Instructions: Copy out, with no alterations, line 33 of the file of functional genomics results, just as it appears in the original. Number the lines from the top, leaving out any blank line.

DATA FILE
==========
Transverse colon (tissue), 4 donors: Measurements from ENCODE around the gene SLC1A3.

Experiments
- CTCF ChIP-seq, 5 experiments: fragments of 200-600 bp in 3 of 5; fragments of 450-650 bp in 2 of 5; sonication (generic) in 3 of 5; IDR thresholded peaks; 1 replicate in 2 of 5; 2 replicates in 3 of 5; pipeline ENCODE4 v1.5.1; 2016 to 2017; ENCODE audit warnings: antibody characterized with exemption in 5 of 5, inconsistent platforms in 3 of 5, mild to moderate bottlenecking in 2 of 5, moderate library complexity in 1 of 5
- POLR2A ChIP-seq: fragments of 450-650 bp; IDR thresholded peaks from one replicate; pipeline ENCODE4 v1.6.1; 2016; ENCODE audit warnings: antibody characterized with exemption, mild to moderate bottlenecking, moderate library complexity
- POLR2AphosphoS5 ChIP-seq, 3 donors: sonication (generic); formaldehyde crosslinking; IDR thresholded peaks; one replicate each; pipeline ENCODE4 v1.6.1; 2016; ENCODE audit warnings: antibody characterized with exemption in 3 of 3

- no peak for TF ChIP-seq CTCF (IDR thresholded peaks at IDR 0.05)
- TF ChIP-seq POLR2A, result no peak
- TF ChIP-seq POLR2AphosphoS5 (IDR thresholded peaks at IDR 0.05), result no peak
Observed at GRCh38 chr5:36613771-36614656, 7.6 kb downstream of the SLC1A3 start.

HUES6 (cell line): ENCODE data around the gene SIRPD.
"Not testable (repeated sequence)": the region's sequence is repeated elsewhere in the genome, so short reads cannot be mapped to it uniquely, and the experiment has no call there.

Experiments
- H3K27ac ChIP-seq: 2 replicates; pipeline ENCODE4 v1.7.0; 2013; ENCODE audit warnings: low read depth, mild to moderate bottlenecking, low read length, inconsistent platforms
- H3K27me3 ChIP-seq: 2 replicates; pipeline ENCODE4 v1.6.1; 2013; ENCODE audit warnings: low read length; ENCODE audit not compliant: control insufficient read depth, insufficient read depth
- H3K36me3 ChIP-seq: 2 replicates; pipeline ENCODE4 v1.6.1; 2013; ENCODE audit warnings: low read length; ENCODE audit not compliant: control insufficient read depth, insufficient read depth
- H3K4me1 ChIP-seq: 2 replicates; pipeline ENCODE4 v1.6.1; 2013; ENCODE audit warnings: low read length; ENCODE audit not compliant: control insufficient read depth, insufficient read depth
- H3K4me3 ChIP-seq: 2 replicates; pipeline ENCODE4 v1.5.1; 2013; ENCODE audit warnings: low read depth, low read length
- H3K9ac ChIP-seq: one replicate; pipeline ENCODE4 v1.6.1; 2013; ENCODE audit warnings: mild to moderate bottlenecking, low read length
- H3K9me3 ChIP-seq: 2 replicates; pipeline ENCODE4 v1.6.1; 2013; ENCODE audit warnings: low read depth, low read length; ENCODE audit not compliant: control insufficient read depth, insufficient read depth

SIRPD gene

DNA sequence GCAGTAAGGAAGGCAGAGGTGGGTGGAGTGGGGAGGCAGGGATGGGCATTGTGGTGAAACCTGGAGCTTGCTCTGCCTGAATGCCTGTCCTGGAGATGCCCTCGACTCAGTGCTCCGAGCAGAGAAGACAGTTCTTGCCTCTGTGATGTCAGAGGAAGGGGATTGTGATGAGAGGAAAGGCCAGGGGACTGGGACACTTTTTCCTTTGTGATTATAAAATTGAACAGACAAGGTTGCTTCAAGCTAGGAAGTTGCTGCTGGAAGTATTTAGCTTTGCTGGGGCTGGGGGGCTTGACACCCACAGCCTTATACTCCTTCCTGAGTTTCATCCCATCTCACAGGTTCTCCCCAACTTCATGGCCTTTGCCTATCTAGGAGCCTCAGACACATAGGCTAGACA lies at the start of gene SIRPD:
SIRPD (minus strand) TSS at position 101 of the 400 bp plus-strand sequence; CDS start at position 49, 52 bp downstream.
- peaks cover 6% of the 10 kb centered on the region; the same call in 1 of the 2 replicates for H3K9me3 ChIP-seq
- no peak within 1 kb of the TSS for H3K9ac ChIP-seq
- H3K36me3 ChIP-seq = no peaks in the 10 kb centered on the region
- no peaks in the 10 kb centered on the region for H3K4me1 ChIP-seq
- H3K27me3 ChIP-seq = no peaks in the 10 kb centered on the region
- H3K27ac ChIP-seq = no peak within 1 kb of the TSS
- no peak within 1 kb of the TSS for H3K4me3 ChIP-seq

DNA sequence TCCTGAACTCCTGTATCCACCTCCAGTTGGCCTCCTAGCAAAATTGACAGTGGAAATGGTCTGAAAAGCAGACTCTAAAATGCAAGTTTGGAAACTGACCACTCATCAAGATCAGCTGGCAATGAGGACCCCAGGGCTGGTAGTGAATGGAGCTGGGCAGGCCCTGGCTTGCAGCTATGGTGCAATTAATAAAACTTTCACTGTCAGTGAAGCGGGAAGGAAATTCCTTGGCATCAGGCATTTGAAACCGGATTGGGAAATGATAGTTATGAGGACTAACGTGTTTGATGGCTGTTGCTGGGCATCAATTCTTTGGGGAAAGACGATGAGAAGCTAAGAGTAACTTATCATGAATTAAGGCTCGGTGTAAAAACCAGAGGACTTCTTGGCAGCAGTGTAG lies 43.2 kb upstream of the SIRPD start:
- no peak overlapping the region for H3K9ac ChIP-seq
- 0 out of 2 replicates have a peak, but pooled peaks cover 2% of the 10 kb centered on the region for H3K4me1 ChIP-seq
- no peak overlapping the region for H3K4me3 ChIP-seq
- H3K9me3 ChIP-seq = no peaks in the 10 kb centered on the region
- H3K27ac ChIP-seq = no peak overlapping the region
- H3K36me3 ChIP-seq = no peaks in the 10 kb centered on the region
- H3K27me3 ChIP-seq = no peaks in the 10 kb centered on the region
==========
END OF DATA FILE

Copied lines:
- no peak overlapping the region for H3K4me3 ChIP-seq